Encyclopedia of Signaling Molecules

2018 Edition
| Editors: Sangdun Choi

Inhibitor of KappaB

  • Takashi MaruYama
Reference work entry
DOI: https://doi.org/10.1007/978-3-319-67199-4_101651


Historical Background

The transcriptional factor NF-κB – a key regulator of cellular events such as cell growth, immune response, and cell survival – was first identified by Dr. David Baltimore’s group (Sen and Baltimore 1986). Inhibitor of kappaB (IκB) can form a complex with NF-κB and control these events. IκB family proteins harbor an ankyrin (ANK) repeat domain, a core motif of NF-κB binding, which was first identified in the cell-cycle gene sequences of yeast and Drosophila in 1987 (Breeden and Nasmyth 1987). IκB family members have been found to have conserved ANK repeat domains, including β-strand and α-helix repeat sequences. On the basis of extensive studies, nine IκB family proteins harboring ANK repeats have been identified, and these IκB proteins are classified into two groups according to their localization in the cytosol or nucleus.

IκB Family Proteins Control NF-κB Signaling

IκB proteins are classified into two groups according to their localization: cytosolic or prototypical (IκB-α, IκB-β, IκB-ε, p100, and p105) and nuclear or atypical (IκB-ζ, IκBNS, Bcl-3, and IκB-η) (Fig. 1). The IκB family of proteins, including the cytosolic and nuclear IκBs, interacts with NF-κB and modulates its transcriptional activity. Interestingly, nuclear IκB family proteins also bind to chromatin and control gene expression.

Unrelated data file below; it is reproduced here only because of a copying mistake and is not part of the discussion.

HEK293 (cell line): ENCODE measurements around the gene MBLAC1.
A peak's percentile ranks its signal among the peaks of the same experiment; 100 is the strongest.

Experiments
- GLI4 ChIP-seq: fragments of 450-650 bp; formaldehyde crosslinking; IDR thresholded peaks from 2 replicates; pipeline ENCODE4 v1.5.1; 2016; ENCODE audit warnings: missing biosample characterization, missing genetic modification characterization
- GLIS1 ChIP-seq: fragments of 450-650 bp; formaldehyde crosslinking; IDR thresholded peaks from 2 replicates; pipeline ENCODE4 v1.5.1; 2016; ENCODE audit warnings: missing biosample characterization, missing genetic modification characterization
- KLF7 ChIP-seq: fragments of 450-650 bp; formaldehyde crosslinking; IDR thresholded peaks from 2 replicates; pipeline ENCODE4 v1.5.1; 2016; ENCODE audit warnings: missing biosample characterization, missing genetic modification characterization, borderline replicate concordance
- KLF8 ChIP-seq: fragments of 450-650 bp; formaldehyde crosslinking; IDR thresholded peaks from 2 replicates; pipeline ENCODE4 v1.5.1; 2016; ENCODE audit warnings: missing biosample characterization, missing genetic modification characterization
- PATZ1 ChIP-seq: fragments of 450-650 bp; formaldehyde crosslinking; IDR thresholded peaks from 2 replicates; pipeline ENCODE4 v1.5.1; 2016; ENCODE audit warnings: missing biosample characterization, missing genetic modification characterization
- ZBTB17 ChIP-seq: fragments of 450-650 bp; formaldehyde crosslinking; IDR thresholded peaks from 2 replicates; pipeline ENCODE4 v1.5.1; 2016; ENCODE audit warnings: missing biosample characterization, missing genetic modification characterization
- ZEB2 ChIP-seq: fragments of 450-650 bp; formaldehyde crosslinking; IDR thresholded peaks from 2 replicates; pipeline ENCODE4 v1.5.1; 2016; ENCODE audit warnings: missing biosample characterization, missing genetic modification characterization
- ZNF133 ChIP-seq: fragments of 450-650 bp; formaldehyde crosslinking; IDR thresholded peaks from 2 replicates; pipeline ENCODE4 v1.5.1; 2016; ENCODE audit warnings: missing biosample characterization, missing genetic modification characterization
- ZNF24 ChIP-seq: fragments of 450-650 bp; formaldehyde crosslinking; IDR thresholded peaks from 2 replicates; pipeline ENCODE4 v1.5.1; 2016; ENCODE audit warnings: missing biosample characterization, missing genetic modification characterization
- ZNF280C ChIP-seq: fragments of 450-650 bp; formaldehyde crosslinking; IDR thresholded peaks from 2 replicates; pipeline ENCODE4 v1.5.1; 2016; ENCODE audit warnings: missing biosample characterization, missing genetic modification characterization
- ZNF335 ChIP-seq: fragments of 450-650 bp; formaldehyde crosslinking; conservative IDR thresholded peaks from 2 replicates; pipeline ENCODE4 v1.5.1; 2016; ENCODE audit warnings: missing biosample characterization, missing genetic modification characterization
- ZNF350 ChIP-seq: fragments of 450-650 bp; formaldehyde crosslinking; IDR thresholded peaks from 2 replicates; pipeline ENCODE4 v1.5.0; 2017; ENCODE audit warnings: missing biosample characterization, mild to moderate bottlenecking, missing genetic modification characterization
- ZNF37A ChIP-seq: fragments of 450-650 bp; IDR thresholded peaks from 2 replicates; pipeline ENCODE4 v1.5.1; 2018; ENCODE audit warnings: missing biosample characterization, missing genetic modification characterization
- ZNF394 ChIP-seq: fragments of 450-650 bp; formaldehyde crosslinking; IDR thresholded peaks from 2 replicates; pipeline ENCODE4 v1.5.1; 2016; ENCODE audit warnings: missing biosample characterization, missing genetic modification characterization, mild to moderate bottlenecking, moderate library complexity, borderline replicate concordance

Inhibitor of KappaB, Fig. 1

Localization of IκB family proteins in the cell. IκB family proteins localize in the nucleus or cytosol. The red bars indicate ANK repeat domains

Prototypical IκB Family Proteins

The first identified IκB family member, IκB-α, is known to have six conserved ANK repeat domains, including one β-strand and two α-helix repeat sequences (Fig. 2) (Baeuerle and Baltimore 1988; Huxford et al. 1998). IκB-α can associate with NF-κB (especially the p50 subunit) through the ANK repeat domain and prevent the translocation of NF-κB from the cytosol to the nucleus (Baeuerle and Baltimore 1988). Activation of cells by various stimuli, including cytokines and bacterial components, leads to the phosphorylation (at Ser32 and Ser36), ubiquitination (at Lys21 and Lys22), and degradation of IκB-α by the proteasome system (Hayden and Ghosh 2008). After the degradation of IκB-α, NF-κB is translocated into the nucleus (Fig. 3). Then, NF-κB controls target gene expression in the nucleus, as well as events such as cell survival, proliferation, and inflammatory responses. Interestingly, NF-κB can bind to the IκB-α promoter region, positively regulate IκB-α gene expression, and then form a complex with it in the cytosol. Furthermore, newly synthesized IκB-α has been found to enter the nucleus, bind NF-κB, and then be exported (Ferreiro and Komives 2010). These events constitute “feedback loops,” which play an important role for ending cell-activation events (Fig. 4).